Image Source: James Barrett
For me, running a marathon isn't just about running 26.2 miles — it's bigger than that. It's about hearing tens of thousands of strangers packed along the sides of the streets cheering you on. It's about running for those who can't, raising money for charities and causes that you're passionate about. It's about that runner's high and the friends you make along the way. It's about receiving your New York City Marathon medal after you cross the finish line at the end of the race. But this year, on what was supposed to be the 50th anniversary of the race, we won't get any of that.
At 28 years old, qualifying for the New York City Marathon was never in the cards for me. Without ever doing a 5K, I started running in 2019 on a whim to cope with the loss of my grandma to Alzheimer's. I'm one of thousands that started running as a result of a significant life change. Ask people why they run and their answer is most likely deeper than you may assume. I trained for 10 weeks and completed my first half marathon, the Brooklyn Half.
I kept running, eventually qualifying for the 2020 New York City Marathon by completing a program in 2019 called the 9+1. If you complete nine qualifying races and volunteer for one race, then you are guaranteed entry into the following year's marathon (but you still need to pay the $250 entry fee). It was a commitment of sacrifice and dedication, laying off junk food, alcohol, and spending money on hotels before races (because I live in New Jersey), but knowing that I'd be able to run the 50th-anniversary marathon was worth it to me.
I'm not a born runner; for me, it takes a lot of hard work. I'm not the type of person to only train 15 miles and knock out 26.2 on race day. I started training for this year's marathon in March. For the last five months I've been running at least 20 miles a week, including stretching before and after along with agilities, all while rebounding from an IT band injury.
Training these last few months wasn't a waste of time because it has gotten me into the best shape of my life. And while the cancellation wasn't a massive surprise, I'd be lying if I said it didn't hurt. My goal was to run a marathon before I turn 30 in January, which now won't happen, but at the end of the day, it's okay — worse things are going on.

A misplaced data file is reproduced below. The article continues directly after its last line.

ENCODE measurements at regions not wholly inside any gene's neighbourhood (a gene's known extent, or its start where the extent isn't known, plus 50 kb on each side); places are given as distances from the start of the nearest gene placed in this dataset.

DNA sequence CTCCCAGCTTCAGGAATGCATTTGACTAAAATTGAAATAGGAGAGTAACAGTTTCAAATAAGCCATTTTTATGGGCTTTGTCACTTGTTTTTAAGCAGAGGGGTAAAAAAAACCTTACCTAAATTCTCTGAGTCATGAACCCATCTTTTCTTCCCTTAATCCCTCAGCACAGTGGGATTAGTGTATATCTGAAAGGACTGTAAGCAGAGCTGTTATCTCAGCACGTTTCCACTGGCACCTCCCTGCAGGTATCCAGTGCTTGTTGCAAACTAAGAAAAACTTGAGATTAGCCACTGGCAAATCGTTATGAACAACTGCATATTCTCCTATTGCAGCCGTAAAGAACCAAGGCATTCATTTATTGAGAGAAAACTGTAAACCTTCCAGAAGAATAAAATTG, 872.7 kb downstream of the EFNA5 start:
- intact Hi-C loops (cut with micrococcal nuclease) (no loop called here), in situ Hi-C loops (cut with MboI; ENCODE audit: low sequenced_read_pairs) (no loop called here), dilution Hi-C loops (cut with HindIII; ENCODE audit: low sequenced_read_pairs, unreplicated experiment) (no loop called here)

Training for a marathon consumes your life. You become that friend that can never hangout and doesn't want to get drunk on the weekends. But my life may look totally different in a year, when I might not be able to set aside so much necessary time to train (the last four months of training required about 40 miles of runs a week). All these miles, long runs, and carb loading hypes us crazy runners up; we're on that runners high.
The process to get into the rescheduled race in 2021 has been . . . complicated. Although I qualified through NYRR's (New York Road Runners) program, I'm unable to confirm if I'm in for the rescheduled event in 2021. The 2021 event will still be considered the 50th-anniversary race, and participants were only allowed to submit an entry to run the marathon in the future — either in 2021, 2022, or 2023 — without having a preference of which year. This process has made me feel like I've spent the last year working toward something that just got pulled out from under me. My hope is that the NYRR gives priority to the runners that dedicated their year last year completing the 9+1, earning entry for this 2021's race. But still, there's no guarantee.
There is a virtual race being offered (for free and for up to $175) that can be completed between Oct. 17 and Nov. 1, but to me, a virtual race isn't worth all of the training involved. While it's still running 26.2 miles, it's definitely not the same. Miles are miles, but running the New York City Marathon, that's for the bucket list.
So, I'm going to keep running, keep training, and keep cheering others on from afar. While I don't know what my life will look like a year from now (and if this year taught us anything, I don't think anyone does), what I do know is that it might not have been the way I initially planned, but I'll be crossing the finish line one day at the New York City Marathon — and I'll be stronger than ever.